DISTURBANCE
Shall mean any activity including the clearing, excavating, storing, grading, filling or transportation of soil or any other activity that causes soil to be exposed to the danger of erosion.
DRAINAGE AREA
Shall mean a geographic area within which stormwater, sediments, or dissolved materials drain to a particular receiving water body or to a particular point along a receiving water body.
ENVIRONMENTALLY CRITICAL AREAS
Shall mean an area or feature which is of significant environmental value, including but not limited to:
Stream corridors; natural heritage priority sites; habitat of endangered or threatened species; large areas of contiguous open space or upland forest; steep slopes; and well head protection and groundwater recharge areas. Habitats of endangered or threatened species are identified using the Department's Landscape Project as approved by the Department's Endangered and Nongame Species Program.
EROSION
Shall mean the detachment and movement of soil or rock fragments by water, wind, ice or gravity.
GROUNDWATER
Shall mean a body of water below the surface of the land in a zone of saturation where the spaces between the soil or geological materials are fully saturated with water.
HUC-14
Shall mean a watershed as defined by the United States Geological Survey with a fourteen-digit identifier; a subwatershed.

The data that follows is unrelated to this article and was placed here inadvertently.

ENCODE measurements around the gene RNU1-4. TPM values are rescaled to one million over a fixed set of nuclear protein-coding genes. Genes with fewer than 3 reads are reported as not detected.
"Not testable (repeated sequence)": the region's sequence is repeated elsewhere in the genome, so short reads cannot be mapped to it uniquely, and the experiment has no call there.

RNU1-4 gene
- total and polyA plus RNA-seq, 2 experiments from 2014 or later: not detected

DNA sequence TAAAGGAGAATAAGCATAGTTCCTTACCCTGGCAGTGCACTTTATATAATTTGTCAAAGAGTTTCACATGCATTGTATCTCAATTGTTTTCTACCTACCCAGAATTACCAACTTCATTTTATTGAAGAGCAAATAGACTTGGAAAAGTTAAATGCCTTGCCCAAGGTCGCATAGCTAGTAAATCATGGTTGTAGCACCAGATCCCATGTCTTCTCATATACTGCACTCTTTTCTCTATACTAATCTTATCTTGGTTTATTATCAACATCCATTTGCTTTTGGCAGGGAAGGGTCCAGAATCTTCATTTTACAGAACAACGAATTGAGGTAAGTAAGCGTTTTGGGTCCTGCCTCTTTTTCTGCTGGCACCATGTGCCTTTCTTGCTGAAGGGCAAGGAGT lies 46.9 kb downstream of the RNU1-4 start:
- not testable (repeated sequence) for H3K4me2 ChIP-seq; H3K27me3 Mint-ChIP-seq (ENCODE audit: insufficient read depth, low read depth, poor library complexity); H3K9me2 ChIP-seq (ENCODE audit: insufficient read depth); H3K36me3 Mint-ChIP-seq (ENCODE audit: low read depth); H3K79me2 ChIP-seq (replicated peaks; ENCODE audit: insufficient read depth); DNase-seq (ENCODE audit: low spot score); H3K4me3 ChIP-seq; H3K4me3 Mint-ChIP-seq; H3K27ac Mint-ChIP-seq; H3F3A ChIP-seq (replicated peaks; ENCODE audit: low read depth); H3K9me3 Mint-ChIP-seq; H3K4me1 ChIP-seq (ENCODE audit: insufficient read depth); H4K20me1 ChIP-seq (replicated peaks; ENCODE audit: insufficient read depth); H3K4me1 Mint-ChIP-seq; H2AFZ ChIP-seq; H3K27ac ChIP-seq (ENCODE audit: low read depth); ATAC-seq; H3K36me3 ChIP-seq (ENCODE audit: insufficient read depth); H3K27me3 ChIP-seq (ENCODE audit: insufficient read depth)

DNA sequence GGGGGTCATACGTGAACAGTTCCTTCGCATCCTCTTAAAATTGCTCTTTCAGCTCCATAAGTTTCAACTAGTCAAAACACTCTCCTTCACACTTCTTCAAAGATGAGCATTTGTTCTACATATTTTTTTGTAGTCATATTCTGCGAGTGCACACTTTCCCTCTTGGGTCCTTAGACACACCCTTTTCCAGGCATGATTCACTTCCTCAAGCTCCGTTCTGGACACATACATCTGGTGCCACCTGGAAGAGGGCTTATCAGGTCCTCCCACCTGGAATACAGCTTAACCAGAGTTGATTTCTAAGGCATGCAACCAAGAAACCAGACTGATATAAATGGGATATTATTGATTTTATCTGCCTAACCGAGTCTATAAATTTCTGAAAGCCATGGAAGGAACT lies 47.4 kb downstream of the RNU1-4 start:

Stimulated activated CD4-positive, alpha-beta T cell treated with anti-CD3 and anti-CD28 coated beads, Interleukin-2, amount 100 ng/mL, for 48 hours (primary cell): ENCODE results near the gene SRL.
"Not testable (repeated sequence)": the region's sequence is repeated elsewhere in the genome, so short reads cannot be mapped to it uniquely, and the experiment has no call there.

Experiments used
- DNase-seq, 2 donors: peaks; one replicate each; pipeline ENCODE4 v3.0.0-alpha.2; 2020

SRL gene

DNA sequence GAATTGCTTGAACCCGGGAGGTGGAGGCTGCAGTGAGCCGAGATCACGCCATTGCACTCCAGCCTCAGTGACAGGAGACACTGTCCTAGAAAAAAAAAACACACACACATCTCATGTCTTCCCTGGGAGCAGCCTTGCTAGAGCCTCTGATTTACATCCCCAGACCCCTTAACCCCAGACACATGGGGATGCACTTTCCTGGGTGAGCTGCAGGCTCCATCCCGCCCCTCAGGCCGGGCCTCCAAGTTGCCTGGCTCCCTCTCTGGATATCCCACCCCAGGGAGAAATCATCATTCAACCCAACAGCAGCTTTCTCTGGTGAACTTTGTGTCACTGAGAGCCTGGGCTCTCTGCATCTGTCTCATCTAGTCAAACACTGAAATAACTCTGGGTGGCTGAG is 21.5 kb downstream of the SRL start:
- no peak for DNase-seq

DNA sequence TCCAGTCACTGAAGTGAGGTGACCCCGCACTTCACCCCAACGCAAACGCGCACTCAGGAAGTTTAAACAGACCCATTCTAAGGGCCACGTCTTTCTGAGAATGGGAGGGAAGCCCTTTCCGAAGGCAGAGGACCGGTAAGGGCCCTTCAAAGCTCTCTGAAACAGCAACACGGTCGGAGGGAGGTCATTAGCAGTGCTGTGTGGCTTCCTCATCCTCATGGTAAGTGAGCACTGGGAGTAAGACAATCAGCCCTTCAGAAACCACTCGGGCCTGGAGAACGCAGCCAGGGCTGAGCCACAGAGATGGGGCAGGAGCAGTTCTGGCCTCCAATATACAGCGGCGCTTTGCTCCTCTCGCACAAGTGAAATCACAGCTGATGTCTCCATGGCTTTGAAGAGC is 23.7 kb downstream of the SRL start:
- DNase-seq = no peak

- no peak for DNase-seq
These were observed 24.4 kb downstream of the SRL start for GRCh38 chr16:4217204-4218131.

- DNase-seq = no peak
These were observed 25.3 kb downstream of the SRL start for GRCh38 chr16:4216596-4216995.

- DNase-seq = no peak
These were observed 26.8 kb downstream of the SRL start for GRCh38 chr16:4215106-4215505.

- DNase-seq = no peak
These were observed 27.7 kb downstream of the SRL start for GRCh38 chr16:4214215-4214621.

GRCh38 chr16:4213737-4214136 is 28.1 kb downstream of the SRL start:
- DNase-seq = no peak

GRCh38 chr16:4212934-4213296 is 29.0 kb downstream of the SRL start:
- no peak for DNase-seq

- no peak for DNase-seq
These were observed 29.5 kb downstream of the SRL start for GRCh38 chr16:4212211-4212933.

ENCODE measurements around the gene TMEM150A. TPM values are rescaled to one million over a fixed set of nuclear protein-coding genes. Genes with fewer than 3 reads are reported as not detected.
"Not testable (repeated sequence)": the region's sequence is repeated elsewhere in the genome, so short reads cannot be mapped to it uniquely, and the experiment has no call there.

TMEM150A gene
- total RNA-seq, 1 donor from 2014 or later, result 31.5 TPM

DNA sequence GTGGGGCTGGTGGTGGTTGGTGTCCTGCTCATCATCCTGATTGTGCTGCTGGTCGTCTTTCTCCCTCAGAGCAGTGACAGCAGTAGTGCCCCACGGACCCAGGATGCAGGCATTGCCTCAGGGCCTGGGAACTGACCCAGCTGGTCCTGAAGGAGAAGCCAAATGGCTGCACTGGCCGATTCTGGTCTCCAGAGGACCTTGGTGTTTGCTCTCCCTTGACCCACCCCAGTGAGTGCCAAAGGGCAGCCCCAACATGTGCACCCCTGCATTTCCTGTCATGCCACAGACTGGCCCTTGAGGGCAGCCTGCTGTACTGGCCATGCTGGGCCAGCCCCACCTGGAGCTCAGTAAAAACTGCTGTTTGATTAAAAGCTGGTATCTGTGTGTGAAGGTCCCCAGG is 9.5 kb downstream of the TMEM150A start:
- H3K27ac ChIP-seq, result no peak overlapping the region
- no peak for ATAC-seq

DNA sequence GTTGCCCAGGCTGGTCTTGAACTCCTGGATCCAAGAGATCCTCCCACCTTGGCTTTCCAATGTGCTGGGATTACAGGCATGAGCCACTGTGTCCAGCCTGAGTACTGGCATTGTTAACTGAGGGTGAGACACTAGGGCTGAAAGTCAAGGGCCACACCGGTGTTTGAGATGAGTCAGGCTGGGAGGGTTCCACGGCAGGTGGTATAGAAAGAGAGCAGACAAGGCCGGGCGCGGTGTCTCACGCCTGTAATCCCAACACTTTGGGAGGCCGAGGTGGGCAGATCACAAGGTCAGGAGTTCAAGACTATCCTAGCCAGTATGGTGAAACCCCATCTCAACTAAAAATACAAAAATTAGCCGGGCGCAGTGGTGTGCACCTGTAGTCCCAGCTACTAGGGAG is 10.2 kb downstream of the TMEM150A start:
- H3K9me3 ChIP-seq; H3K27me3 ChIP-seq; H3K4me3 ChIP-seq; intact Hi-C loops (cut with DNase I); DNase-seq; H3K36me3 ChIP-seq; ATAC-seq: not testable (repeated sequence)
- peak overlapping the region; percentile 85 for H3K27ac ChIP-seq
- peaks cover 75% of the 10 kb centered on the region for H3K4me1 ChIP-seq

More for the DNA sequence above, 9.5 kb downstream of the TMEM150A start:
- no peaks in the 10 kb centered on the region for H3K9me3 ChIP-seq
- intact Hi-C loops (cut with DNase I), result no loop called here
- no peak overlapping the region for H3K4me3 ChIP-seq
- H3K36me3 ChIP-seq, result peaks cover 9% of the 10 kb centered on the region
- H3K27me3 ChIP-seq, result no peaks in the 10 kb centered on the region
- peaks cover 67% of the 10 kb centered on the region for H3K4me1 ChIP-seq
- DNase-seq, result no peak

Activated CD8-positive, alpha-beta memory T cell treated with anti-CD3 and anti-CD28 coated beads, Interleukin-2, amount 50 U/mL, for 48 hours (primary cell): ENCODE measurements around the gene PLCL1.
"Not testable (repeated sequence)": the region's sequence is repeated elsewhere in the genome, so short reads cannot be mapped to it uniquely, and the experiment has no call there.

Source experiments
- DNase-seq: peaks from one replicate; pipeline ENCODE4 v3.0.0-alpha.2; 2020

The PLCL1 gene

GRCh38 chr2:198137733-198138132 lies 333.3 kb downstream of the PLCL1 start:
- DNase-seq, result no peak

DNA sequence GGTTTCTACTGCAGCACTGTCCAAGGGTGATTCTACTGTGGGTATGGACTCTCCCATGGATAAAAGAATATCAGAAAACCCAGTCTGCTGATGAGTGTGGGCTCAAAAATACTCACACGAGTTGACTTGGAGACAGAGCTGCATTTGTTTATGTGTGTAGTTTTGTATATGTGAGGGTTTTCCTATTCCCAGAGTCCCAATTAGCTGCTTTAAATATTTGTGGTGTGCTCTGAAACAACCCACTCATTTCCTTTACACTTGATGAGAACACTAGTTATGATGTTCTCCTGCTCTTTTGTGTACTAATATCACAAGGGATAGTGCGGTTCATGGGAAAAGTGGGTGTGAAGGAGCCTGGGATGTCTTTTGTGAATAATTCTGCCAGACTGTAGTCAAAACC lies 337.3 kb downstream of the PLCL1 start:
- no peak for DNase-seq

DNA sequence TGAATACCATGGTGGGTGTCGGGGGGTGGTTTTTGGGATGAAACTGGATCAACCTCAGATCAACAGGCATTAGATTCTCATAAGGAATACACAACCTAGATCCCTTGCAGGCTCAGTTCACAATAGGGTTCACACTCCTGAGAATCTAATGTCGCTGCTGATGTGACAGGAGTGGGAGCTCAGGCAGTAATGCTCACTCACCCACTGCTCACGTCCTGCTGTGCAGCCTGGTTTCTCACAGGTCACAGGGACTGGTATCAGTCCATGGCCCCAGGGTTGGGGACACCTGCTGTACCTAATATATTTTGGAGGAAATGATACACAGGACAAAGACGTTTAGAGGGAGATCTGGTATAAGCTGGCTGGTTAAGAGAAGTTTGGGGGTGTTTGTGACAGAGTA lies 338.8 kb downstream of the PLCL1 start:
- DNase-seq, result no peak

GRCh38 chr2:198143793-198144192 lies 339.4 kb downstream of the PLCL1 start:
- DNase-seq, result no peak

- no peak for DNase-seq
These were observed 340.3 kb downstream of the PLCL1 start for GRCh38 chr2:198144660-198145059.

IMPERVIOUS SURFACE
Shall mean a surface that has been covered with a layer of material so that it is highly resistant to infiltration by water.
INFILTRATION
Shall mean the process by which water seeps into the soil from precipitation.
MAJOR DEVELOPMENT
Shall mean any "development" that provides for ultimately disturbing the soil on one or more acres of land and/or any development that provides an additional 1/4 acre of impervious surface on a development site. This definition applies consistently to the term "major development" as used throughout this chapter. (Note: "major development" for purposes of this chapter is not identical to the definitions in the Municipal Land Use Law or local zoning ordinances.)
MAXIMUM EXTENT PRACTICABLE
Shall mean compliance with the specific objective to the greatest extent possible taking into account equitable considerations and competing factors, including but not limited to, environmental benefits, pollutant removal effectiveness, regulatory compliance, ability to implement given site-specific environmental conditions, cost and technical or engineering feasibility.